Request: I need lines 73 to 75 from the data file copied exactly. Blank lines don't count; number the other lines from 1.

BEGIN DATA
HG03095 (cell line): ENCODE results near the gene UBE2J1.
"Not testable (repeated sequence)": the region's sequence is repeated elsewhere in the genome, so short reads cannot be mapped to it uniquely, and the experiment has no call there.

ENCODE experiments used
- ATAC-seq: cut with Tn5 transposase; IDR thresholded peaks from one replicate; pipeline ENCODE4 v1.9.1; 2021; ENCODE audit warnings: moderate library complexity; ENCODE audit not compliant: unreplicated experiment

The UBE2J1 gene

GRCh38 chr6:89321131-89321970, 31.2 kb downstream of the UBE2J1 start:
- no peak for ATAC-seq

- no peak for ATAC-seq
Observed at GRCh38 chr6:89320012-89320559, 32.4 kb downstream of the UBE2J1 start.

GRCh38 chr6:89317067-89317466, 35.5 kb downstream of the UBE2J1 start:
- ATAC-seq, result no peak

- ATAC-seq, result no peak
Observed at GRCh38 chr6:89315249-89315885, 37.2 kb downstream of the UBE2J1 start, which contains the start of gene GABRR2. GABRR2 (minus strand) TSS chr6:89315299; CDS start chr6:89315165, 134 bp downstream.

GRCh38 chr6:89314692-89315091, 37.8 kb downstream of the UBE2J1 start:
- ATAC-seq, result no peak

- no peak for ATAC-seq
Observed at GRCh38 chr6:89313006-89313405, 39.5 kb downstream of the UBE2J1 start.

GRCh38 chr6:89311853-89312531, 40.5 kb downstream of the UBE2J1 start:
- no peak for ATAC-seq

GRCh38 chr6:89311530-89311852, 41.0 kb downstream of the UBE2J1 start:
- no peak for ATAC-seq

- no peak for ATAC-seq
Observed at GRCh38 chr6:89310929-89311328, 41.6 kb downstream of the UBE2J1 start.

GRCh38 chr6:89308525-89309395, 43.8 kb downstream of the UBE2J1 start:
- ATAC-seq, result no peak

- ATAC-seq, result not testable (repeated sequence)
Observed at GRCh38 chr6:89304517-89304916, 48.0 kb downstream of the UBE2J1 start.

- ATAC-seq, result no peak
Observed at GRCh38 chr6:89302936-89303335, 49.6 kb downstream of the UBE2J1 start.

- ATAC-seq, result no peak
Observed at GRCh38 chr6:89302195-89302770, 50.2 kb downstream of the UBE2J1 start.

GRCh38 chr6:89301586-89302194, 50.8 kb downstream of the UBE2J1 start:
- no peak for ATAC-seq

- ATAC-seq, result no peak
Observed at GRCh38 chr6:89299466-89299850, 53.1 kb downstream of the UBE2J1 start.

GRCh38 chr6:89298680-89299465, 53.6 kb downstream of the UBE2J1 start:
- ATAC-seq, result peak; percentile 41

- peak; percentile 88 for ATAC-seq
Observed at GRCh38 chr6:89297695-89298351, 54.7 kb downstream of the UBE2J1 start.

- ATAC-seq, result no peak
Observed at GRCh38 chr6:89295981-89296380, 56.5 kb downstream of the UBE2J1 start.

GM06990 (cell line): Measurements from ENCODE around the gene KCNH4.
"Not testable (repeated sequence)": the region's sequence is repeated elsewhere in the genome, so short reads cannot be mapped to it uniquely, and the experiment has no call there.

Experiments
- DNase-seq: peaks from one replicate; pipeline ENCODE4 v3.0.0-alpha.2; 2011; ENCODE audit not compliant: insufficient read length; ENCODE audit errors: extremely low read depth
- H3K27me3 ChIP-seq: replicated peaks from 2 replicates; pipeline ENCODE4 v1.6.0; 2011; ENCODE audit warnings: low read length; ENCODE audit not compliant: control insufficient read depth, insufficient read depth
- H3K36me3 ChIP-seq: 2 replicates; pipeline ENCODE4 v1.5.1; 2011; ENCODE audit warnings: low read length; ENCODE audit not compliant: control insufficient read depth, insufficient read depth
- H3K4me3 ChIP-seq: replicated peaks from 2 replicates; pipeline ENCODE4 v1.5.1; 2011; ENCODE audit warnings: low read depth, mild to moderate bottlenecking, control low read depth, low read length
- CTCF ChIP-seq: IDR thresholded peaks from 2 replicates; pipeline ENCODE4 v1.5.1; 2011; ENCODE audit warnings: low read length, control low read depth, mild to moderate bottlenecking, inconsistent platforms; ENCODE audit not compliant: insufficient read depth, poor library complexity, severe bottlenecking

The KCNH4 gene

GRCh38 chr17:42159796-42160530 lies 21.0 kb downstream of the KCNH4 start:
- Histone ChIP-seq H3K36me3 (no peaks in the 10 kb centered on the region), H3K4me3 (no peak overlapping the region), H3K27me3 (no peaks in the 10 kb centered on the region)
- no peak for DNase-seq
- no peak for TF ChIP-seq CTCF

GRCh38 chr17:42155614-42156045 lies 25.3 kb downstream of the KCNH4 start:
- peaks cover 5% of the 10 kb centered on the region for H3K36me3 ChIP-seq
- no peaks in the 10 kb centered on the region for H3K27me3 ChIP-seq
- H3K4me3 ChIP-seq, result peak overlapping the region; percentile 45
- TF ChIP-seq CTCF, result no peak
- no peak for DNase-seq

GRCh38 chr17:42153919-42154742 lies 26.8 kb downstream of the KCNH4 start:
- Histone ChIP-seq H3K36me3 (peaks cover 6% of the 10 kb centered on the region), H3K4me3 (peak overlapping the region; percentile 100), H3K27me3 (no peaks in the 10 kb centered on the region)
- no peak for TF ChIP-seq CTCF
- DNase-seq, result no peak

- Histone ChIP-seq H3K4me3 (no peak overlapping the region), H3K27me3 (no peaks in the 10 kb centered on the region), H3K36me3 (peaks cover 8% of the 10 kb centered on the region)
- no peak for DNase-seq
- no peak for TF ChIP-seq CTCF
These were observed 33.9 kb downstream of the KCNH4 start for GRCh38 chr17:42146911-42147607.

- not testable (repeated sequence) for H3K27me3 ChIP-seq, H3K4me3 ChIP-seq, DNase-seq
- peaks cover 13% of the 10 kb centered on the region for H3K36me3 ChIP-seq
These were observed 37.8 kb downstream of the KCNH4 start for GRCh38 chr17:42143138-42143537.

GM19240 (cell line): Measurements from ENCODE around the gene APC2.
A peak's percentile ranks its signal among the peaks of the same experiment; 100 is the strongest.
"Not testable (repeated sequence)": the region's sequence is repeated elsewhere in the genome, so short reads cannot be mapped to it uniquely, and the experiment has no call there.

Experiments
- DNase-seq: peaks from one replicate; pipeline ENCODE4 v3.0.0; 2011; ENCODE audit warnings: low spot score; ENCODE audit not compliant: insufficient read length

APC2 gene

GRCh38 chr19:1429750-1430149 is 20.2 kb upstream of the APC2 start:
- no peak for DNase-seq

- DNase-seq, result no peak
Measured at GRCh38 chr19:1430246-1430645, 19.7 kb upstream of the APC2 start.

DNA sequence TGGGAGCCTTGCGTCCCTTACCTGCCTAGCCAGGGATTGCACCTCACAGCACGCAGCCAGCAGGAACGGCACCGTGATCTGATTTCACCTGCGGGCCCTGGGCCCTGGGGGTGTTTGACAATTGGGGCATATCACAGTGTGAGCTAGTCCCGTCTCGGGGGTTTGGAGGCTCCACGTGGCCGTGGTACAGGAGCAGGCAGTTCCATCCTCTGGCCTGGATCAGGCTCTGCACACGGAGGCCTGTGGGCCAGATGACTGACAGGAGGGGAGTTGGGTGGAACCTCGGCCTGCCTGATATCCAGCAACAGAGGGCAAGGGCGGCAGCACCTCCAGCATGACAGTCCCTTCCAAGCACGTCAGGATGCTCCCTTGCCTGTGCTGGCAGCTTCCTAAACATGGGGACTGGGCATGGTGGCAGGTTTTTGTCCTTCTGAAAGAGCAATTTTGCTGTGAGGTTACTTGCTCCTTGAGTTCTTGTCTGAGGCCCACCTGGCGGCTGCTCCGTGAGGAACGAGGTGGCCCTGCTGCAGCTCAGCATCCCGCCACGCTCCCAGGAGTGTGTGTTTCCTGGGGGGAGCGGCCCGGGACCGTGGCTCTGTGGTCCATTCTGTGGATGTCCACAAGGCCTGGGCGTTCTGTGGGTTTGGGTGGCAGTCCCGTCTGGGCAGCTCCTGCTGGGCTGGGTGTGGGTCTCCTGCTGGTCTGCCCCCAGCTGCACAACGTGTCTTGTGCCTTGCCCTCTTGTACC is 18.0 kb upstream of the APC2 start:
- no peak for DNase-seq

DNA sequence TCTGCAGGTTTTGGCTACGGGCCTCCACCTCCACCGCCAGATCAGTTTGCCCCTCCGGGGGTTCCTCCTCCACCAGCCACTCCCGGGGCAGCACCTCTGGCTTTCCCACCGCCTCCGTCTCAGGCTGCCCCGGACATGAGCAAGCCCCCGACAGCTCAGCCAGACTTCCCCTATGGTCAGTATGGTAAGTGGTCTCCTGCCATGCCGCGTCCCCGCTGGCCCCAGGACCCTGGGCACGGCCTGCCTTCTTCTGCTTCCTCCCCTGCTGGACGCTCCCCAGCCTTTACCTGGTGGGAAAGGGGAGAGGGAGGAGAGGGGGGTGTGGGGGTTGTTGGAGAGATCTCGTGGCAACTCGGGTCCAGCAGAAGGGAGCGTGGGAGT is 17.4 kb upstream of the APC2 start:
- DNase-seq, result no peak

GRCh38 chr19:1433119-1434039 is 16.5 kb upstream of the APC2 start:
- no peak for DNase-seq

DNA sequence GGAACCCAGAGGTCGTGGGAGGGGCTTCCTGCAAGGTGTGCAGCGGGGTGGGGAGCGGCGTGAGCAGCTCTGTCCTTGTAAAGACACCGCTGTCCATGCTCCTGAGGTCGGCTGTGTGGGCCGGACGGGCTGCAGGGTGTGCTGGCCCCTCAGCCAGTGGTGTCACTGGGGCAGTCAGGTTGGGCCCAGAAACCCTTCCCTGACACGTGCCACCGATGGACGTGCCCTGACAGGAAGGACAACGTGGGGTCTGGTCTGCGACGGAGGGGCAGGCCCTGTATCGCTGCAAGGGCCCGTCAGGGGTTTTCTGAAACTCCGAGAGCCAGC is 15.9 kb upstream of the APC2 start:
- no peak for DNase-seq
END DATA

A peak's percentile ranks its signal among the peaks of the same experiment; 100 is the strongest.
"Not testable (repeated sequence)": the region's sequence is repeated elsewhere in the genome, so short reads cannot be mapped to it uniquely, and the experiment has no call there.

Experiments